It seems that almost every new power tool comes with “its own tools” for either making adjustments or changing out the blades, etc. In the past, I usually put those accessory tools in a drawer somewhere and then could never remember where they were when I needed them.
In the case of my new Harbor Freight chop saw, it came with an 8mm Allen wrench for changing the blade. The day before I purchased it, I was working on a project where I cut off a piece of aluminum from a length of stock which resulted in a short remnant that I intended to throw into my “drop bin.” When I was unpacking the new chop saw I noticed the plastic Ziploc bag with the Allen wrench. I looked to see if the Chinese manufacturer had made a small receptacle on the saw in which to store that wrench, but I did not see one. I wondered how I could make something to hold the tool, in a quick and simple way. There, sitting in front of me was that small block of aluminum which looked like it might work. I drew out on a rough engineering drawing in my head and started sawing and drilling. The block was about twice the size it needed to be, so I would need to cut it roughly in half with a band saw. The receptacle I envisioned needed two holes to hold a couple of mounting screws and a larger hole to accommodate the Allen wrench itself. The latter hole needed to be just slightly larger than the Allen wrench.
Step 1: I Drew Out a Rough "Engineering Drawing" in My Head
Actually I made the amateur engineering drawing above after the fact, but the principle is the same. About the time I made this wrench holder I was getting acquainted with the freebie version of the 3-Dimensional drawing program called SketchUp, and I used it to make this drawing. I often make drawings "on the fly" on a note pad.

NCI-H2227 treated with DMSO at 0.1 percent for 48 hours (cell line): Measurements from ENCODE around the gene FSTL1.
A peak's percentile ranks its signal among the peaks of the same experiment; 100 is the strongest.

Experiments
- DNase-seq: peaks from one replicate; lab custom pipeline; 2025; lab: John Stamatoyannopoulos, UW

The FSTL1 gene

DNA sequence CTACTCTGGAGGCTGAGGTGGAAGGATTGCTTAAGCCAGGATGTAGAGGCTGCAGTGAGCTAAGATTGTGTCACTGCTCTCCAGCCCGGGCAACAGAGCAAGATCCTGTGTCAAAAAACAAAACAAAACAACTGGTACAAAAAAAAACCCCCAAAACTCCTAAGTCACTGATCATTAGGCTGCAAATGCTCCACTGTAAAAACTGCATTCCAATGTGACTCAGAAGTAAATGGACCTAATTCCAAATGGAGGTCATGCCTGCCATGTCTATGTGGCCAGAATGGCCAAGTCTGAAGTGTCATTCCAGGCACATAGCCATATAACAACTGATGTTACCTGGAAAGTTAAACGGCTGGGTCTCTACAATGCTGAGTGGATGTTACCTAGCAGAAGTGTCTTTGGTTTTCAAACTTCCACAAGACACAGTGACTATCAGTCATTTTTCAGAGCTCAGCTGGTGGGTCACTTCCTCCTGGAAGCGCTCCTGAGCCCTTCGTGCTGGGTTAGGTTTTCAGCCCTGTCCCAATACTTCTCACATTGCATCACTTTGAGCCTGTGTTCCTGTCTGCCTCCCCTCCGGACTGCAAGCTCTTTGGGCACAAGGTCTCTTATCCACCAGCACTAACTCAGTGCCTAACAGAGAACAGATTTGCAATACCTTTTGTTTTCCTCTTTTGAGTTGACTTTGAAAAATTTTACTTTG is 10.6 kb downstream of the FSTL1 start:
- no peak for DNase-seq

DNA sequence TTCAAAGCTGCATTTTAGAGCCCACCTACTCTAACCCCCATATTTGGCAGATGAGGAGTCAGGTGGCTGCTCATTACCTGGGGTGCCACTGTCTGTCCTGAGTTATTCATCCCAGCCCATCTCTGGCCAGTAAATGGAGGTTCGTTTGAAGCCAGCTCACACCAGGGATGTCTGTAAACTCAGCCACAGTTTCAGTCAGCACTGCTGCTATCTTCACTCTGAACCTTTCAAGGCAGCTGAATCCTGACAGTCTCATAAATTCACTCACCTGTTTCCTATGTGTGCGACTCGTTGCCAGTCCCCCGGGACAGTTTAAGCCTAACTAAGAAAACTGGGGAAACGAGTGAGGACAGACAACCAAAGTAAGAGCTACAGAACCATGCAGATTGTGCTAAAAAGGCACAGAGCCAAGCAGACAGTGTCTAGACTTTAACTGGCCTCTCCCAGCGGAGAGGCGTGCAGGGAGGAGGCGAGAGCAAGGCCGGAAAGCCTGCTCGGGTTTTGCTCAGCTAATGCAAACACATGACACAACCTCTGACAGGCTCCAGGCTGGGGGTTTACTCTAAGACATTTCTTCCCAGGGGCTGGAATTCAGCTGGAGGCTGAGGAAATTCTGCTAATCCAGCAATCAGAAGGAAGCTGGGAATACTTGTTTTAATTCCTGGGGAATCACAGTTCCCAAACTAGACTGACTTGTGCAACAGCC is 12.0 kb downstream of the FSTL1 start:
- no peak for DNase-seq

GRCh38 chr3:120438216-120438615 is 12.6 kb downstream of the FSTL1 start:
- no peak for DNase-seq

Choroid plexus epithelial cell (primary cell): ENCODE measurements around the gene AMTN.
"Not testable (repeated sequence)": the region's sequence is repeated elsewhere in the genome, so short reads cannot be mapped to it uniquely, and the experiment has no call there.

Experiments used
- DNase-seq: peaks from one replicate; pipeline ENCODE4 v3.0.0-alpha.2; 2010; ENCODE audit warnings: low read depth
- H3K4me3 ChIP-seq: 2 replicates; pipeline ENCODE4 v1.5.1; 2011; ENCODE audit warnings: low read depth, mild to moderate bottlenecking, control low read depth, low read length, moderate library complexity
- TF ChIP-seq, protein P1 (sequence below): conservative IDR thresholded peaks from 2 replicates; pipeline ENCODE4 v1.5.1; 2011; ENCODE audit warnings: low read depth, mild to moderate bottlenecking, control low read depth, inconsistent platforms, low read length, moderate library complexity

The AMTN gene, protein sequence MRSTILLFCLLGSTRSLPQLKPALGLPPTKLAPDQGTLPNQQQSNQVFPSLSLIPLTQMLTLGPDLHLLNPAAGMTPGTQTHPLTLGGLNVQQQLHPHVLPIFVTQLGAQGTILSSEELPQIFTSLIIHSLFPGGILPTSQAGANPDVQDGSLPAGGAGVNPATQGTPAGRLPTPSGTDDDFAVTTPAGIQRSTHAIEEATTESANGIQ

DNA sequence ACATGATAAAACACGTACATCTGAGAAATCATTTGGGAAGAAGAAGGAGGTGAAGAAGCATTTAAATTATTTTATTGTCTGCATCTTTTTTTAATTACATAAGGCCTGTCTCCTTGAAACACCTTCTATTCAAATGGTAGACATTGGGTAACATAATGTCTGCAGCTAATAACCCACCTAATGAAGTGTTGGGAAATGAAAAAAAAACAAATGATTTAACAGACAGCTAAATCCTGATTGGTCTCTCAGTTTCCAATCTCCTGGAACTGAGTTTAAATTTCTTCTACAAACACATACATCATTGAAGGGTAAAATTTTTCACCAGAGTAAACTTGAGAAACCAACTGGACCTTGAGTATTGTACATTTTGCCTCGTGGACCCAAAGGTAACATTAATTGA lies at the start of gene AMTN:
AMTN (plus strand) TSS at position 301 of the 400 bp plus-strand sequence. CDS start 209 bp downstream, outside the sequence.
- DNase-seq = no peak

It is obvious that I probably did not need a drawing for this simple project, but if I was making a bracket for my boat trailer, such a drawing might be necessary as well as helpful. On more than one occasion I have made an engineering drawing of a project to keep a record of it, in case I want to make it again 3 years from now.
Step 2: Cutting the Wrench Holder to Size
After visualizing what I wanted to make, I found a suitable place on the chop saw to mount the tool holder where it would not interfere with the operation of the saw or otherwise get in the way. The piece of scrap aluminum I had was about twice as big as it needed to be and therefore I cut it in two with my band saw.
Step 3: Drilling the Holes in the Tool Holder
I next placed the material in my drill press vise and drilled both the vertical hole for the wrench and the two horizontal holes to accommodate the attachment screws.
Step 4: Burnishing the Rough Edges on the Tool Holder
It is always a good idea to burnish or remove the sharp or rough edges on metal projects to make them more finger friendly. This is best done with a belt sander or a mill file.
Step 5: Mounting the Tool Holder on the Chop Saw
I held the wrench holder in place at the intended location on the saw body; then I used an electric hand drill in the top hole in the tool holder to make a mark on the saw. I then removed the tool holder and drilled the hole in the saw body.
Step 6: Match Drilling the Screw Holes in the Saw Body
I placed a machine screw through the top hole in the tool holder and into the hole in the saw. I put a lock nut on the screw and tightened it down. With the wrench holder in position, I put the drill bit into the bottom hole and drilled the second hole into the saw body. This is called match drilling and it is used to ensure that the hole locations match up when you are screwing two pieces of material together. If you try to drill the two holes in the saw and the other two in the tool holder just by using some measuring device, you will often be disappointed how poorly the screw holes line up.
Step 7: Finishing the Project
Lastly, I inserted the second screw through the hole in the wrench holder and into the saw body. I put a nut on the screw and tightened it down. The project was finished. It had taken 15-20 minutes.
There is no reason why this wrench holder could not have been made out of some other material including a plastic like Delrin. It would have been nice if the manufacturer had made one.
Using this piece of scrap metal is IMHO the best kind of recycling...